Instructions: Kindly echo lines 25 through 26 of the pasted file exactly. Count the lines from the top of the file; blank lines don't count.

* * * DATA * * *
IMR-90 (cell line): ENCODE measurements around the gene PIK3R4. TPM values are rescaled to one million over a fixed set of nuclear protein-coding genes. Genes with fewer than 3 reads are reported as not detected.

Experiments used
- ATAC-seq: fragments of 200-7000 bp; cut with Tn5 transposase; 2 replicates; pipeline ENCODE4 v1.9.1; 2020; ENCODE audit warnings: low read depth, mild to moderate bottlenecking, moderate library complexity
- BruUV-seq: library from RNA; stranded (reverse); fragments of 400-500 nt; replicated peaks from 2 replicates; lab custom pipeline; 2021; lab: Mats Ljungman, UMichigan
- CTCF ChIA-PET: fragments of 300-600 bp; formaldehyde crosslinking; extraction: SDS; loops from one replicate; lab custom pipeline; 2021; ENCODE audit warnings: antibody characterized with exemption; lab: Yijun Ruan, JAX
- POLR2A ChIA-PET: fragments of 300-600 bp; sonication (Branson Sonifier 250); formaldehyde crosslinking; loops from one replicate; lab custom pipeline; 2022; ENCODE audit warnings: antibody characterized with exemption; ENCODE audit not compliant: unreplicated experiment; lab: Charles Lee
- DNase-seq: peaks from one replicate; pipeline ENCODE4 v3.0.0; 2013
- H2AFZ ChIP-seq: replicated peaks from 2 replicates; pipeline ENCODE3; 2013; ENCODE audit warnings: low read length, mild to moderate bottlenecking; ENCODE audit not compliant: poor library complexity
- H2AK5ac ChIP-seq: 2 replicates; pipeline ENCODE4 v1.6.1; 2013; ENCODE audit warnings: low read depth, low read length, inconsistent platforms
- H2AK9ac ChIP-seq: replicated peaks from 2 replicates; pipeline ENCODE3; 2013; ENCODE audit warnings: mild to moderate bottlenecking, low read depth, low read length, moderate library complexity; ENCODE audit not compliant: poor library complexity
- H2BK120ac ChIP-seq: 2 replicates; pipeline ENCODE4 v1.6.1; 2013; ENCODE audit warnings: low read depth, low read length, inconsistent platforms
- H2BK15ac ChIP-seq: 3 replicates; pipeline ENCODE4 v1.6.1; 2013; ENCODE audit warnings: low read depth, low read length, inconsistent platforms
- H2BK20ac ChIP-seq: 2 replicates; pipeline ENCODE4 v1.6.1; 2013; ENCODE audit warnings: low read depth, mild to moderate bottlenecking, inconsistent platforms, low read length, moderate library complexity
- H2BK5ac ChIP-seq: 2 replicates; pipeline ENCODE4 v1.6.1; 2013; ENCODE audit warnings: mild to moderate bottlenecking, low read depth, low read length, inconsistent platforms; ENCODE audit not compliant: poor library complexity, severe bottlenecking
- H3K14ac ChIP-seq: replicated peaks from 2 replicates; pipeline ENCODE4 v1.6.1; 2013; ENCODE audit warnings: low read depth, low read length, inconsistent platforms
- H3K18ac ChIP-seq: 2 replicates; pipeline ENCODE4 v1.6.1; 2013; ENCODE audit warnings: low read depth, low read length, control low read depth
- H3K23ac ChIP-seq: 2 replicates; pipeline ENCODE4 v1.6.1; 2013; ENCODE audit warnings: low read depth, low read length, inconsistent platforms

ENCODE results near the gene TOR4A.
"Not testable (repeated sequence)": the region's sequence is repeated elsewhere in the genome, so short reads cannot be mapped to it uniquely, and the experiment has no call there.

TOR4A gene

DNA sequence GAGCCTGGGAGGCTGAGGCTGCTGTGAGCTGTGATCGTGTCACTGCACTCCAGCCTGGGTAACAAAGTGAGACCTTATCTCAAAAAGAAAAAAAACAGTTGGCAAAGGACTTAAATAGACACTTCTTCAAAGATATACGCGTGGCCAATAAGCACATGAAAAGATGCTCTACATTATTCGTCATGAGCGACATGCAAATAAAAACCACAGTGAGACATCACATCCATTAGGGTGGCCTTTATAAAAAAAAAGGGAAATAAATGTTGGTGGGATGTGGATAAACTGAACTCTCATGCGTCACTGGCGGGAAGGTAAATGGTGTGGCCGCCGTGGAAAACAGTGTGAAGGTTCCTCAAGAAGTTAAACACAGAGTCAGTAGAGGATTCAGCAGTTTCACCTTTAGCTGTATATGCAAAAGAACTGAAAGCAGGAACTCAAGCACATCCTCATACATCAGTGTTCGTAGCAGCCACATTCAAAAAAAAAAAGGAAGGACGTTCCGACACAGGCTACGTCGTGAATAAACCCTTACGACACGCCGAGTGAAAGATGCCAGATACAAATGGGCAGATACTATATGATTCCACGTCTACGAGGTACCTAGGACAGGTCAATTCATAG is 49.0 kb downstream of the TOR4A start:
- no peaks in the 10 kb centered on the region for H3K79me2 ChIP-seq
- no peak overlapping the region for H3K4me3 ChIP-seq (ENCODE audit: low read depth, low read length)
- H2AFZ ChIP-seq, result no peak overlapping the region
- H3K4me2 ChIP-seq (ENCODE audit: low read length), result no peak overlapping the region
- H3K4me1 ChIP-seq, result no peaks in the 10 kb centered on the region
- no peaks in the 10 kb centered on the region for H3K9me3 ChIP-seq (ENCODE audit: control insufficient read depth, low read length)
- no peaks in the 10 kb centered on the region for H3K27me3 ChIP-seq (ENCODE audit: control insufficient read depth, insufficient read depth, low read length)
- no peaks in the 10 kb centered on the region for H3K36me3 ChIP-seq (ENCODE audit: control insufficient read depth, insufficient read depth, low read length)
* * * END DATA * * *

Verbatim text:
- H3K4me2 ChIP-seq (ENCODE audit: low read length), result no peak overlapping the region
- H3K4me1 ChIP-seq, result no peaks in the 10 kb centered on the region